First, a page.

Saturday, May 7th, 2011
As my favorite poet once said, “There are no new ideas, only new ways of making them felt,” I want to take a short pause to muse over the fact that Chris Brown and Bobby Brown have had almost the same trajectory in terms of their early career. In other words, Chris Brown is the Millennial’s version of Bobby Brown.
Go with me here…
Chris Brown can dance and so could Bobby. Bobby was a master of his era’s dance moves. As Chris Brown is.
Now let’s think about the way that they sing. If you listen close, you’ll hear something similar. They have that nasally, high pitched man sing. But they can do the deeper man sing if they want.
Bobby was a bad boy, but he started out a good guy. Chris Brown knocked the hell out of Rihanna, but he started out a nice guy. Bobby was probably the worst thing that had ever happened to Whitney Houston, and we could say something similar about Chris Brown as it relates to Rihanna, but she got outta there. Quick. I really want Chris Brown to get some professional help, and once he’s able, he needs to do some outreach to other young men about hitting women and anger problems. In the meantime, I wonder if he’d consider giving some of that money to foundations that do that work.
Organizations Ending Violence Against Women
American Bar Association Commission on Domestic Violence
740 15th Street, NW, 9th Floor
Washington, DC, 20005-1022
The American Bar Association Commission on Domestic Violence website provides information about a wide-range of domestic violence issues and extensive links to other resources and organizations. The website includes listings of ABA policies, training materials, legal briefs, and sample legal forms relevant to domestic violence issues and proceedings.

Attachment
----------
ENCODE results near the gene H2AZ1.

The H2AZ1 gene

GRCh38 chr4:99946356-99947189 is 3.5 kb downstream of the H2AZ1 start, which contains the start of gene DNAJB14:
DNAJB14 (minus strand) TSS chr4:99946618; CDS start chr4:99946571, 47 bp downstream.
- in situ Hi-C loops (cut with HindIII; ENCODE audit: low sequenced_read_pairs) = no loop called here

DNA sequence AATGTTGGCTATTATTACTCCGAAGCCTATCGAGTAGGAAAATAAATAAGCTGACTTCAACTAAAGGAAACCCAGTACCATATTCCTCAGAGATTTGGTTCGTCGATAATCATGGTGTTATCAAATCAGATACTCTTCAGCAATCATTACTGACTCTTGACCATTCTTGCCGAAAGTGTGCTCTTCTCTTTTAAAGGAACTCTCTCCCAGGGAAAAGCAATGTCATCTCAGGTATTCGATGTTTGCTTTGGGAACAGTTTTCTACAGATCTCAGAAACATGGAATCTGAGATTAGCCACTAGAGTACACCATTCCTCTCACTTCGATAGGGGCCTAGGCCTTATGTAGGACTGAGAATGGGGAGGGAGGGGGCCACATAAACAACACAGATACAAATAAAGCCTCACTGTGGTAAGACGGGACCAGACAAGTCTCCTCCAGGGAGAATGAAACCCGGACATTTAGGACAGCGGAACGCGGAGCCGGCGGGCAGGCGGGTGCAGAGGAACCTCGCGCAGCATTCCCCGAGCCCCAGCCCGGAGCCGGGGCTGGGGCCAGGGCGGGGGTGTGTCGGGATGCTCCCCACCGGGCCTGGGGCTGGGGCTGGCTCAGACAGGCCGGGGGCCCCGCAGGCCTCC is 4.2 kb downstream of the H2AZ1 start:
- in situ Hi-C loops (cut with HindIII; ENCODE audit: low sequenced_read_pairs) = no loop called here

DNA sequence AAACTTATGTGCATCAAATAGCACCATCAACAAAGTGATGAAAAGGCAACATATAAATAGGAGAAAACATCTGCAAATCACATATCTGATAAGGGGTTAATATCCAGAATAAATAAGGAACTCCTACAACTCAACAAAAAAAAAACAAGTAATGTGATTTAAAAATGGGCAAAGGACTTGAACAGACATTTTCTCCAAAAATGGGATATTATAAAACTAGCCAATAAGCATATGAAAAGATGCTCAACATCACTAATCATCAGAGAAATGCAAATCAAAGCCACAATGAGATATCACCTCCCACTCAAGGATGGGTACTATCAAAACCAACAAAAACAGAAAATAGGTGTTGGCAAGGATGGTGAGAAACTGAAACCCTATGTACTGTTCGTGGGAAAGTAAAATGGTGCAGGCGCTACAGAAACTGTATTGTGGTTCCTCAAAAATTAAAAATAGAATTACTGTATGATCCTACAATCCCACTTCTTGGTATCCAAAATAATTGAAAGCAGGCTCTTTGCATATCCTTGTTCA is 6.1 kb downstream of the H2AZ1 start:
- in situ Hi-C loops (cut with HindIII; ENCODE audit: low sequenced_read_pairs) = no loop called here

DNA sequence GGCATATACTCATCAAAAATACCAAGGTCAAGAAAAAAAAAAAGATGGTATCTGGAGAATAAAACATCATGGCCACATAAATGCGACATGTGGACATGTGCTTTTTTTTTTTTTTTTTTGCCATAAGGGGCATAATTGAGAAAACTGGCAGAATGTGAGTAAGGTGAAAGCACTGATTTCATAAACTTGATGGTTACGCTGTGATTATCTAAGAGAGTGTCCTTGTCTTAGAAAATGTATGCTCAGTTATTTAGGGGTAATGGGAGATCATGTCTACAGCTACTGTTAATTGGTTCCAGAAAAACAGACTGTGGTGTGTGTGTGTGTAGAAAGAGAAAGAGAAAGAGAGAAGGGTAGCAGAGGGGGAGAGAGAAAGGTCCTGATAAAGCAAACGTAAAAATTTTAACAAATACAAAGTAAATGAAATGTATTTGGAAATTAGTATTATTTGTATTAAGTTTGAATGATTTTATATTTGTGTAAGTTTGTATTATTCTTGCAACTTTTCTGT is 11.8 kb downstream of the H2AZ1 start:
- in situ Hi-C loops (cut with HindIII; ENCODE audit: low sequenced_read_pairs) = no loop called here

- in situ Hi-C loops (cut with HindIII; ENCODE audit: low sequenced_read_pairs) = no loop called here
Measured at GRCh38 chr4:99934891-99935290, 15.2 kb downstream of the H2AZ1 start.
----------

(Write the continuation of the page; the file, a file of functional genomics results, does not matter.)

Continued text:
Asian Task Force against Domestic Violence
P.O. Box 120108, Boston, MA 02112
24-hour multilingual helpline: 617.338.2355 / Tel: 617.338.2350
Based in Boston, the mission of the Asian Task Force Against Domestic Violence is to eliminate family violence and to strengthen Asian families and communities. Many of their brochures are available in Hindi, Japanese, Khmer, Korean, and Vietnamese.
Washington, DC 20009
Tel: (202) 387-4848
Ayuda’s mission is to protect the rights of low-income immigrants in the DC metropolitan area. We are the region’s leading provider of multilingual legal and social services for low-income immigrants in the areas of immigration, human trafficking, domestic violence and sexual assault.
Center for Women Policy Studies
1776 Massachusetts Avenue, NW Suite 450
Washington, DC 20036
Tel: (202) 872-1770
Fax: (202) 296-8962
The Center for Women Policy Studies was founded in 1972 as the nation’s first feminist policy analysis, research and advocacy institution. Their mission today is what it was then—to shape public policy to improve women’s lives.
Department of Justice Office on Violence Against Women
145 N Street, NE, Suite 10W.121
Washington, DC 20530
phone: (202) 307-6026 phone
TTY: (202) 307-3911